An alternative approach to the accountability partner technique
Accountability partners work wonders for me and I’ve found that having one pretty much guarantees that I set regular goals and push myself to getting them completed. Unfortunately finding (and keeping) accountability partners is not so easy and this has been an inconvenient truth which I’ve just accepted …until this morning.
Something happened this morning which lead me to question the beliefs I had about accountability partners, beliefs such as:
Great, so I’m looking for someone who is similar in character to me, who is building a similar business to me, has a similar level of success, has a similar amount of the project completed, and who has a schedule which matches mine. Given such unrealistic requirements it’s no wonder why accountability partners are hard to come by.
Where did I get these beliefs? I don’t remember learning any rules to choosing a partner and even if I had I wouldn’t have taken any notice because I tend to make my own rules for such things. I can only assume that at some point I imagined what an ideal partner would look like and created these beliefs based on that image?
However they came to be, there are 2 things which I’m certain of:
Even if you’re lucky enough to find your ideal accountability partner, keeping hold of them is not guaranteed. All it takes is a change of priorities or circumstance from either of you and the partnership can break down.
Nobody is at fault if this happens, it’s just life. What if your partner is going through a tough time and needs to put the accountability meetings on the back burner for a while? What if one of you moves to another time zone making it difficult to schedule a time? What if one of you gives up?
You can’t count on having your accountability partner forever because you have no control over their circumstances or their priorities. You can’t even count on having access to your partner regularly as even a holiday or illness can be enough to put a spanner in the works and rob you of some progress.
As far as I’ve found, having an accountability partner depends on the following things:
That is way too many dependencies for my liking. I want all the benefits of an accountability partner without having to deal with the slim chance of finding one or the high chance of losing one, and that has lead me to explore the idea of a different type of accountability partner.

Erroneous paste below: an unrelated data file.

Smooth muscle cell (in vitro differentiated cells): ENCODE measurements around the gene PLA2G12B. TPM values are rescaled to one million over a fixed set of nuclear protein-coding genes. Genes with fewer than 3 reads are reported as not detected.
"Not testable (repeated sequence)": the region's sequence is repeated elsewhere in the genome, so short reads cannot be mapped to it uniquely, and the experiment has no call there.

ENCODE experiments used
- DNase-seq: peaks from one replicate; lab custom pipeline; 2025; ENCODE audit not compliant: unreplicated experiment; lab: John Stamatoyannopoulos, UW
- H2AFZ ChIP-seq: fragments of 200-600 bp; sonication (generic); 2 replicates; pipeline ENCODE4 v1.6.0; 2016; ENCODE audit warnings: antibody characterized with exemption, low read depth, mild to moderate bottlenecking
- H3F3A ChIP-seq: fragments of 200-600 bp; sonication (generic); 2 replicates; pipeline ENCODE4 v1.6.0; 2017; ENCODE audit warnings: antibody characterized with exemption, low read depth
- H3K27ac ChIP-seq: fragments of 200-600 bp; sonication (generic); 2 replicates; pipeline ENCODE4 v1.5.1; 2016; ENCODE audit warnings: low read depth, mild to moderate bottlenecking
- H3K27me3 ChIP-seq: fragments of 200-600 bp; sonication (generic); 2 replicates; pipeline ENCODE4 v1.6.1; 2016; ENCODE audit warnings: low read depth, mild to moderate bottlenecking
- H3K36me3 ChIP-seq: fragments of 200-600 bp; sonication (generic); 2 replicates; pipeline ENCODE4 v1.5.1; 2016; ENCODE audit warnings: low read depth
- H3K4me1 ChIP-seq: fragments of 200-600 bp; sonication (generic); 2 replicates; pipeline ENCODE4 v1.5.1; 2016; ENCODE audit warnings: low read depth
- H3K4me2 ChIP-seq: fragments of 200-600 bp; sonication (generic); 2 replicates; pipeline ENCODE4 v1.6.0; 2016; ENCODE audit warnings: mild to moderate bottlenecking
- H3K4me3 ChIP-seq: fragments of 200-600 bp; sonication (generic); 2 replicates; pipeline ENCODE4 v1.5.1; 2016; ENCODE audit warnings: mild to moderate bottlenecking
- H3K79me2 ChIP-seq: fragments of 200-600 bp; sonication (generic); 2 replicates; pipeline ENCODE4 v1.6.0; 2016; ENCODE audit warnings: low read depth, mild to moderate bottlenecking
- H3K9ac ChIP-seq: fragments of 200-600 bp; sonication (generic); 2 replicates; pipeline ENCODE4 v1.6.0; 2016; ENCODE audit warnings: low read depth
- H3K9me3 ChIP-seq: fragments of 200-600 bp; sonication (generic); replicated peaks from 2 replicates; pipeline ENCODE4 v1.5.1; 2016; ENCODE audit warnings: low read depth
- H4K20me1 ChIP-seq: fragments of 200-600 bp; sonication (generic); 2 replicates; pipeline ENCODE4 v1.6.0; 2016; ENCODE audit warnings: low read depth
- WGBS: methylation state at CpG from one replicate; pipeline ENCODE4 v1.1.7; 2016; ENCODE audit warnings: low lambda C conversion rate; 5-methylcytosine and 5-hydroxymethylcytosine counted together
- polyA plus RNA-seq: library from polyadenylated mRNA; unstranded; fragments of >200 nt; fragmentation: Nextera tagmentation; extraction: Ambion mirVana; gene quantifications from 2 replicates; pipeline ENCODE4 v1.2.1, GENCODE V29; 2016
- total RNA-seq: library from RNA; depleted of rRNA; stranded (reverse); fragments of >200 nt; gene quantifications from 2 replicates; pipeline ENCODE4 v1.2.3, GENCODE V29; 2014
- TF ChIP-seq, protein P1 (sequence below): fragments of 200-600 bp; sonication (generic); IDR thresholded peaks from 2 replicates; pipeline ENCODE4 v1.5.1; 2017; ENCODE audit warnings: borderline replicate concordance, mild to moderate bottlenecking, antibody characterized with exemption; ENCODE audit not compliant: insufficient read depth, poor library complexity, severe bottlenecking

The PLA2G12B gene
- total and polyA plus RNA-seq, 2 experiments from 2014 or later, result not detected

My intention is to experiment with using an alternative type of partner, one who is easy to find and is free from the reliability issues described above, and I shall call them “one way accountability partners” (or at least until I think of a better name).
The plan is simply to choose someone from my list of contacts, call them up, tell them what I intend to do and on what date, then let them know later if I did it or not. I won’t expect them to share their goals with me and I won’t expect them to give a shit if I complete the goal or not, all I’m doing is making myself accountable to them.
If I discover that this approach works as well (or even partially as well) as a ‘traditional’ accountability partner then there’s a good chance I’ll start using it full time as it has a load of potential benefits:
My friend and I were due to have a chat so I called and towards the end of the conversation I said:
Just before I go, I’m experimenting with accountability techniques so I want to tell you that I will have xyz project 100% completed by Friday at the latest.
My friend was familiar with the concept of accountability partners so there was no need to explain how it worked.
I didn’t promise to send any further messages to say if I had succeeded or failed, and I didn’t ask for congratulations or a kick up the ass depending on my performance. I wanted to avoid roping unwilling people into the pursuit of my goals because surely they have more important things to do (such as the pursuit of their own goals). Despite this I was told “I’ll be checking up on you” which I appreciated.
I wanted to avoid roping unwilling people into my pursuit of my goals because they surely have more important things to do.
The experience was almost identical to using a regular accountability partner with one exception: The consequences of failure felt less severe. I knew that if I failed to reach my goal then there was less chance I’d experience the discomfort of confessing my failure as my parter might have forgotten all about it? Or maybe they just wouldn’t ask me about it? Or maybe they ask me far enough into the future that I no longer give a shit? This lack of consequence didn’t seem to affect the amount of ‘accountability’ I felt compared to using a regular accountability partner.
My goal was completed and the day after the deadline I received a text asking if I did it to which I replied “yes, thanks for being accountable for me”.
Decided to text instead of call this partner because they live in a different time zone which can be inconvenient for us both. And anyway, speaking shouldn’t be necessary with these “one-way” accountability partners because I don’t require any input from them (or at least that’s the theory). Here’s what I sent:
I’m experimenting with accountability partners this month to improve productivity. I just want to tell you that I intend to do 2 hours of focused work on a particular project each day for the next 5 days. If I fail to do this I’ll send you message saying a “mission failed”.
This time I promised to send a follow up message if I failed. I figured this might account for the loss of consequence I noticed with my previous partner by providing a source of discomfort which I will strive to avoid. This discomfort is created both by having to confess to a failure, but also by having to bother someone with a message that is pretty useless as far as they’re concerned.